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Greening Corporate Reputation

Canada’s agenda-setting newspaper The Globe & Mail yesterday memorialized Rachel Carson’s book Silent Spring (Houghton Mifflin, 1962) as one of the world’s 50 greatest reads, praising its role in stimulating greater public understanding about science and helping to shape the modern environmental movement. I’ve been thinking a lot about the book lately, with 2 graduate students working on issues relating to environmental communication and one having just completed such a study. I read the book for the first and only time in a social and environmental studies course in high school. 

So it was more than a little serendipitous that within minutes of reading the review, a Google Alert came thundering through the ether to publicize two new reports: the first is the 2008 Corporate Social Responsibility Index, released by the Center for Corporate Citizenship and Reputation Institute at Boston College. Using data collected for Reputation Institute’s 2008 Global Pulse Study, the report evaluates the top 50 U.S. corporations in terms of their commitments to sustainable economic growth and finds that corporate governance, ethics and transparency are increasing in their importance to overall corporate reputation. An important caveat is that the data were gathered long before the market meltdown; as some analysts have argued, the downturn in the economy will be a true test of corporate commitments to sustainable business practice. 

The second report called MapChange was released by the Vancouver-based green marketing and brand management firm Change (the full report can be downloaded here). MapChange is a “perceptual mapping tool” that assesses how committed the top brands in Canada are to the environment, and how committed consumers think they are. In short, it allows brand managers to assess a range of possible reputational threats, whether these derive from specific stakeholder concerns, such as when activists demand that global corporations change their supply chain practices to limit carbon emissions, or expectation gaps, such as when companies fail to communicate progressive environmental practices to stakeholders, thus falling short of consumer expectations.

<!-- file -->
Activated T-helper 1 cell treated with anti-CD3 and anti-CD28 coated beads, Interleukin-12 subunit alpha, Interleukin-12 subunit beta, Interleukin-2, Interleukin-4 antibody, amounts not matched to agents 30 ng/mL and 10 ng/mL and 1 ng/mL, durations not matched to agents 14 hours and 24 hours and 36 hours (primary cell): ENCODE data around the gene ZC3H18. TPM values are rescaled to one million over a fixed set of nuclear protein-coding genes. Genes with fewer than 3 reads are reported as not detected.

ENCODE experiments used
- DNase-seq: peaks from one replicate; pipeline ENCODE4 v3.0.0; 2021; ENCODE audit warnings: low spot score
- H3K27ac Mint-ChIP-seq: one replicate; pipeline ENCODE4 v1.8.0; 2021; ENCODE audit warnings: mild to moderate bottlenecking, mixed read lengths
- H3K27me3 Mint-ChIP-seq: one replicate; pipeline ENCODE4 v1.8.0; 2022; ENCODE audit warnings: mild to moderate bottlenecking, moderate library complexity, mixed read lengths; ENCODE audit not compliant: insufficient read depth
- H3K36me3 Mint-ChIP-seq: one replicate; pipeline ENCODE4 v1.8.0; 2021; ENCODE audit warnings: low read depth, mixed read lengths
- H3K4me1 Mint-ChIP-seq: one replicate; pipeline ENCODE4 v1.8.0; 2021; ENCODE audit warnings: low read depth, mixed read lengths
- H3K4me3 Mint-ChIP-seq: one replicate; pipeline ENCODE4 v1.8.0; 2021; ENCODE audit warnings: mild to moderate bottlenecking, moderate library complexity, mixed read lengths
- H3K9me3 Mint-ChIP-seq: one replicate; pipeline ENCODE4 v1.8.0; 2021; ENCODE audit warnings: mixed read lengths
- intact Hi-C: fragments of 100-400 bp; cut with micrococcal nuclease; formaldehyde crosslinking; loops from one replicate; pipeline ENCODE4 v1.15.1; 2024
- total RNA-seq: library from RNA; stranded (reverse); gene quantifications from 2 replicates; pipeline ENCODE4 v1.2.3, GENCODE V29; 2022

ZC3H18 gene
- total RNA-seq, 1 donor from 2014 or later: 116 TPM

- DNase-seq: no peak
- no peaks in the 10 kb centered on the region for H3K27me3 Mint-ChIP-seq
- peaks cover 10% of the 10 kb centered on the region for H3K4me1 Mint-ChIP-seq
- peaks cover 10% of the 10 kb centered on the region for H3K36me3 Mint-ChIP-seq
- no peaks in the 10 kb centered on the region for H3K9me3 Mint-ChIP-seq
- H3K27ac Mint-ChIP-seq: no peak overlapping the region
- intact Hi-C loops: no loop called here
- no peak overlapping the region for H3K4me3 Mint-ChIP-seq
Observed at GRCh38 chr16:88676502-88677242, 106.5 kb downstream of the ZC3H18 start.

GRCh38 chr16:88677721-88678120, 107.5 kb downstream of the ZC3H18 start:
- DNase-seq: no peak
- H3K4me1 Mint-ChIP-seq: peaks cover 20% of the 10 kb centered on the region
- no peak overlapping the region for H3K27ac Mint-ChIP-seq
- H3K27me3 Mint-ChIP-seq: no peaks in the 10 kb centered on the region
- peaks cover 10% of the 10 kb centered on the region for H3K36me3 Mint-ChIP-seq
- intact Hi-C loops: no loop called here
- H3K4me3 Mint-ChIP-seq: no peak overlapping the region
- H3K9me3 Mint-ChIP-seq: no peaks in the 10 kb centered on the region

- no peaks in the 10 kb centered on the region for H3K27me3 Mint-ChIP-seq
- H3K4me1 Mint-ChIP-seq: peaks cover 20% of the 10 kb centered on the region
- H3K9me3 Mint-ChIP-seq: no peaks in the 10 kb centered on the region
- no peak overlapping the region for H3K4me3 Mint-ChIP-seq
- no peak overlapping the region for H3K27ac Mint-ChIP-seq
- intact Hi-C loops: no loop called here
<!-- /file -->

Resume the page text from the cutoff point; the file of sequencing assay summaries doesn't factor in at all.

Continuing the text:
As the consultants at Change make clear, in the world of branding reality is a social construction: “what is real is only what is perceived to be real.” Communication is thus central not only to effective marketing but also activist criticism of brand performance.

Indeed, the report indicates that better action doesn’t necessarily equal better perception. General Motors has been regularly criticized for its sustainability efforts, but despite performing better in Actual Sustainability practices than its competitor Toyota, the latter has attained by far the highest Perceived Sustainability score (must be all those Prius product placements on hit cable shows like Six Feet Under and Weeds). The report also shows that some brands have benefitted from a “halo effect” — consumers of Apple products perceive the company’s sustainability practices to be much better (5th overall) than their actual performance (14th overall) — while others, such as Nike, have not been able to overcome the bad public images they accrued from past behaviour, despite progressive efforts to improve business practice (Nike ranked 17th on Perceived Sustainability, despite being 5th on Actual Sustainability).

It’s unclear what the future holds for sustainable business practices. The Wall Street Journal reports that on the heels of the market meltdown in the U.S., oil prices have plummeted because of fears about a global recession, a move unlikely to stimulate reductions in consumer demand for fossil fuels and thus the pressure needed to keep corporations focused on the triple bottom line.  In a recent column in The New York Times, Thomas Friedman writes that we should invest all bailout profits in green infrastructure to stimulate sustainable technology. Yet, if we believe the Financial Times, the economic crisis has made consumers worldwide less likely to spend their money on green products.

All of these mixed signals mean many things, not the least of which is that if you are in the business of green marketing, there is going to be a lot of confused corporations looking for strategic counsel and a lot of environmental activists with their radars intently focused.

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Filed under Corporate Social Responsibility, Everyday Life, Greenwashing, Uncategorized